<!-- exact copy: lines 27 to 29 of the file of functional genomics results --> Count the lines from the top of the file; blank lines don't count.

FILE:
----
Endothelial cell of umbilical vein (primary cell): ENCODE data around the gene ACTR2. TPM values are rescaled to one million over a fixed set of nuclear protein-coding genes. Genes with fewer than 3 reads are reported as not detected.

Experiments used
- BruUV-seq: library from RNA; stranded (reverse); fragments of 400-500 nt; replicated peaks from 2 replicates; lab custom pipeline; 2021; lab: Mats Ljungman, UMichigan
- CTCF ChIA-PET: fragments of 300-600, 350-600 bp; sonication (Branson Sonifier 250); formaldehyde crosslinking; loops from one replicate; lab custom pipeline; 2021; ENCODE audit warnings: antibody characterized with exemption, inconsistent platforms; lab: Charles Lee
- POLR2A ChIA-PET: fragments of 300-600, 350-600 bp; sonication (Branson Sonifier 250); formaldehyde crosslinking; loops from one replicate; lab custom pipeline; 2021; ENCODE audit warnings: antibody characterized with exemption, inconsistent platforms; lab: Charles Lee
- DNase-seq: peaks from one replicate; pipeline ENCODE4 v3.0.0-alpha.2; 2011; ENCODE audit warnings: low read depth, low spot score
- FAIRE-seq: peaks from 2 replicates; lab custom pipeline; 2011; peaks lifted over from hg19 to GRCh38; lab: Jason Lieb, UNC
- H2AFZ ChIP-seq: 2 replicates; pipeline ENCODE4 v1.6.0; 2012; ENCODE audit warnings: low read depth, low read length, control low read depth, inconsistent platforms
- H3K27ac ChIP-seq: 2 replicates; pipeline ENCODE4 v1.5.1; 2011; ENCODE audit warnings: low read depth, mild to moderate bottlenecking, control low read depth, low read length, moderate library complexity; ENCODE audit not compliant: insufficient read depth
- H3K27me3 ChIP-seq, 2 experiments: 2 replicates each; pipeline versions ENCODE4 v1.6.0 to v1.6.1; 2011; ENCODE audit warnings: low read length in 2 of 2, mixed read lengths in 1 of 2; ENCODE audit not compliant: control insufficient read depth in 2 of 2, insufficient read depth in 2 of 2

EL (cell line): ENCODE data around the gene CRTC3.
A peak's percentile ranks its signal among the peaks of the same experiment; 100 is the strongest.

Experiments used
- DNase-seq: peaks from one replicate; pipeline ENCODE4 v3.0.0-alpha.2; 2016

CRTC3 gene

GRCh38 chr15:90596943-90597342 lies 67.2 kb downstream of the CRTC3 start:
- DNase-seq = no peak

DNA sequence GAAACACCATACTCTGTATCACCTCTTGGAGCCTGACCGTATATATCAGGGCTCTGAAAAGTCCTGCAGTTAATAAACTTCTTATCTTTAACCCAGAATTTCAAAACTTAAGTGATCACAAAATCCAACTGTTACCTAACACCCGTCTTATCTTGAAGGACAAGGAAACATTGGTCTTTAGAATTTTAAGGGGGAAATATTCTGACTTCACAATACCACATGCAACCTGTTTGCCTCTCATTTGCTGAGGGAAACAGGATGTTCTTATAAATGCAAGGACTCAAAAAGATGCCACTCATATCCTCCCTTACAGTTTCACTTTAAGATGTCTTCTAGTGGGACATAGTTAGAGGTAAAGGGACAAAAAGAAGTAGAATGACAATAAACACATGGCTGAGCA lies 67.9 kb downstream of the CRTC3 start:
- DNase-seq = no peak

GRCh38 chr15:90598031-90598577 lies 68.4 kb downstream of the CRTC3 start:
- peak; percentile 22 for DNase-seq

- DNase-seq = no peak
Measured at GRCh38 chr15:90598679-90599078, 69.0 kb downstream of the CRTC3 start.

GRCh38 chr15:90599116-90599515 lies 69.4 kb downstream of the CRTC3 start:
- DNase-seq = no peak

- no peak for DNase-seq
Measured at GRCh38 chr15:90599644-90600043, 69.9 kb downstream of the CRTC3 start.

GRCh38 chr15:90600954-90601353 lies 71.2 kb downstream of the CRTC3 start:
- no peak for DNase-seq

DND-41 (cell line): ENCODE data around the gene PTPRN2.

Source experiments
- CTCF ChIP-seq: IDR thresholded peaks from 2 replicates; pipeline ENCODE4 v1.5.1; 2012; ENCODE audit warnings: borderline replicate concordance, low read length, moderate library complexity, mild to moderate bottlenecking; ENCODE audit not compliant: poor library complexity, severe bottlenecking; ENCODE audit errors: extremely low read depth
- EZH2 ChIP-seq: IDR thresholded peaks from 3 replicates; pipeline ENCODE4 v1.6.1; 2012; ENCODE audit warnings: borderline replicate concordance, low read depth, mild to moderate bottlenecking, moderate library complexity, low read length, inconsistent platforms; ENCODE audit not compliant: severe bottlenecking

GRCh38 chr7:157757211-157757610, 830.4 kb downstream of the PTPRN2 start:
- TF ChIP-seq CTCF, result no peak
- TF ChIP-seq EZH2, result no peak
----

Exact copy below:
Measured at GRCh38 chr15:90599644-90600043, 69.9 kb downstream of the CRTC3 start.

GRCh38 chr15:90600954-90601353 lies 71.2 kb downstream of the CRTC3 start:
- no peak for DNase-seq